WhenGod asked Abraham to sacrifice his son, Isaac, it seemed impossible that God’s promise to make Abraham the father of many nations could come true if he were to agree to the plan. Abraham couldn’t see that the Lord was testing his faith and was masterminding a scene that would foreshadow God’s own sacrifice of His Son many years later. Nevertheless, Abraham set out to do that hard thing God requested of him, focused not on the challenge but on God’s past goodness in leading him to Canaan and allowing him to become a father in his old age. The Lord blessed his trust, eventually providing him with six more sons and making Isaac father of the Jewish people and ancestor of Christ.
Maybe you are currently facing a test of faith. Will you trust the Lord to bring a complex situation involving your child to resolution, or will you live in panic? Maybe you have done all you know to do to help steer your kids to Jesus and wonder whether your rebellious child will ever embrace your faith. Maybe you wonder whether your daughter will ever see past the handsome face and into the heart of that guy she’s dating. Remember, making miracles out of messes is God’s specialty.
Scripture is full of stories in which God blessed His people as they chose to trust in His goodness rather than fearing their circumstances. Recall the blessings He’s already given you. Then trust your faithful heavenly Father to act. He loves your son or daughter even more than you can.
4. He suggests wonderful, applicable guardrails that we can apply on His authority.
Guardrails are safety precautions appearing in between lanes or alongside curves; they keep drivers from straying off the road and into danger zones, like drop-offs or rivers. Similarly, the insights and rules offered in God’s Word are intended to help us avoid moral dangers and situations that can rob us of joy and peace. For instance, when God’s Word says, “Bad company corrupts good morals” (1 Corinthians 15:33), it is reminding believers to choose their friends wisely; hanging out with those who often rebel against the rules sets us up for disaster.
By studying God’s Word alongside her children, a Christian parent both makes her kids aware of the guardrails God encourages them to set up in their own lives and enjoys the added benefit of pointing to the Lord’s authority as her backing when she creates house rules and practices such as “only listen to music that has a message that is praiseworthy and pure” (Philippians 4:8) or “choose entertainment you wouldn’t be embarrassed to watch with Jesus” (Romans 16:19).
Christian parents need rarely resort to, “Do such-and-such because I say so.” Choose to make Bible study an active part of your daily interactions with your child. You can make no wiser investment and you can enlist no stronger ally.
5. He reminds us that prayer works.
All believers go through seasons in which they feel as if their prayers are hitting a ceiling, going unheard. This experience is particularly frustrating for parents, whether we are begging God for our child’s salvation, healing, or simply asking for a softening in attitude. I love what Jesus’ half brother says in James 5:17: “Elijah was a human being, even as we are. He prayed earnestly that it would not rain, and it did not rain on the land for three and a half years.” And in Matthew 7:7 Jesus said, “Keep on asking, and you will receive what you ask for. … Keep on knocking, and the door will be open to you.” The Lord does indeed hear our prayers, and we can approach Him with confidence—whether we feel He is listening or not.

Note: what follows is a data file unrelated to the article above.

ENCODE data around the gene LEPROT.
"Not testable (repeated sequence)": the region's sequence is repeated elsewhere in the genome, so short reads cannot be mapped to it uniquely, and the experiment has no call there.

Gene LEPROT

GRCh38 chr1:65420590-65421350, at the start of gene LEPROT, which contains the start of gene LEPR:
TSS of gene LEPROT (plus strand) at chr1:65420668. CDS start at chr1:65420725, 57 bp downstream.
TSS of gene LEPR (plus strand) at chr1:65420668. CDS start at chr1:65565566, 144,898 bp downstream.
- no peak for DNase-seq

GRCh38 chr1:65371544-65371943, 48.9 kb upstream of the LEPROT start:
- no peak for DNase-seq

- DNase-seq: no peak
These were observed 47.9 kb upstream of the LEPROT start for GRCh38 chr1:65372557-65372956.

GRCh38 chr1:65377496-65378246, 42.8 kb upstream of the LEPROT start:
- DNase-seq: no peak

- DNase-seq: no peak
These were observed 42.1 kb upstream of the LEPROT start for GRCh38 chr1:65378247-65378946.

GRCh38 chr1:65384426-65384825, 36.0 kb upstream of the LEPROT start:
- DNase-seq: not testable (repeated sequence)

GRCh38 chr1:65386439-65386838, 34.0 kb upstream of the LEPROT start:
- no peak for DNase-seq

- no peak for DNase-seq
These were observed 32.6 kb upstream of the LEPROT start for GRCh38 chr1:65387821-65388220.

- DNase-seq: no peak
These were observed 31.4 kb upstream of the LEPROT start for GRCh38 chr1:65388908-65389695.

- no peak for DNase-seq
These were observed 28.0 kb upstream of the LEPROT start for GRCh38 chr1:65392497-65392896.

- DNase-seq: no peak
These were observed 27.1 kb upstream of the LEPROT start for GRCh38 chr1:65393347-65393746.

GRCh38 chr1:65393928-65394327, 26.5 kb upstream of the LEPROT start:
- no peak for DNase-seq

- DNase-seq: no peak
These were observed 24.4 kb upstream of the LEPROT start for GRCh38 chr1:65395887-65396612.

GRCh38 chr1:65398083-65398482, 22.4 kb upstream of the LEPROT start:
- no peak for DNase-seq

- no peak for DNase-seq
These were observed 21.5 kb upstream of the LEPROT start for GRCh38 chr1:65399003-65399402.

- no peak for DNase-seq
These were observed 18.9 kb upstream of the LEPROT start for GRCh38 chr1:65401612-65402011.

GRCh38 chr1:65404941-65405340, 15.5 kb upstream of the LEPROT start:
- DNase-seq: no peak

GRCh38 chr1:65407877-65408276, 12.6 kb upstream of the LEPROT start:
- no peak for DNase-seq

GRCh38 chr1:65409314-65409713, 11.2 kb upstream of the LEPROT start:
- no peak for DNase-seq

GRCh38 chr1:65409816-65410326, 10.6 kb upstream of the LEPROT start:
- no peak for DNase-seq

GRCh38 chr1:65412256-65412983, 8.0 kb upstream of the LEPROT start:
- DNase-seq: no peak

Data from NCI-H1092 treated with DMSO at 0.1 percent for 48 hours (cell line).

How well I remember the time our son Daniel, a leukemia survivor, and I prayed his leg pains would get better. He finally looked up at me and said, “Mommy, we’ve been praying for an hour that Jesus would take my pain away. Why hasn’t He done it yet?” I told Daniel that God is making him into a champion. And He takes time building His champions.
Don’t grow discouraged when Jesus doesn’t answer your prayers exactly the way you want. The purpose of prayer is ultimately to get our hearts in tune with His. Remember, He’s preparing you for things you cannot imagine. Scripture repeatedly calls us to take our concerns to God, and He does still answer in wonderful and diverse ways. So, no matter the season of your child’s life or the difficulty of the moment, talk to the Lord. He generously provides. His Word promises that He’s working all things out for your good—even when it hurts.
We as Christian parents serve a God who can walk on water and calm even raging waves with just a word. By trusting in and applying the truth of Scripture, we can navigate every season of our children’s lives—not without stress, but without fear.
Tara McClary Reeves is the daughter of beloved evangelist Marine Corps Lieutenant Clebe McClary. Tara is a sought after speaker and author, and her latest title, Is Your Dad a Pirate?, releases on August 2. To preorder and learn more about the story, visit: www.isyourdadapirate.com.
Image courtesy: ©Thinkstock/Burke/Triolo Productions
Publication date: August 2, 2017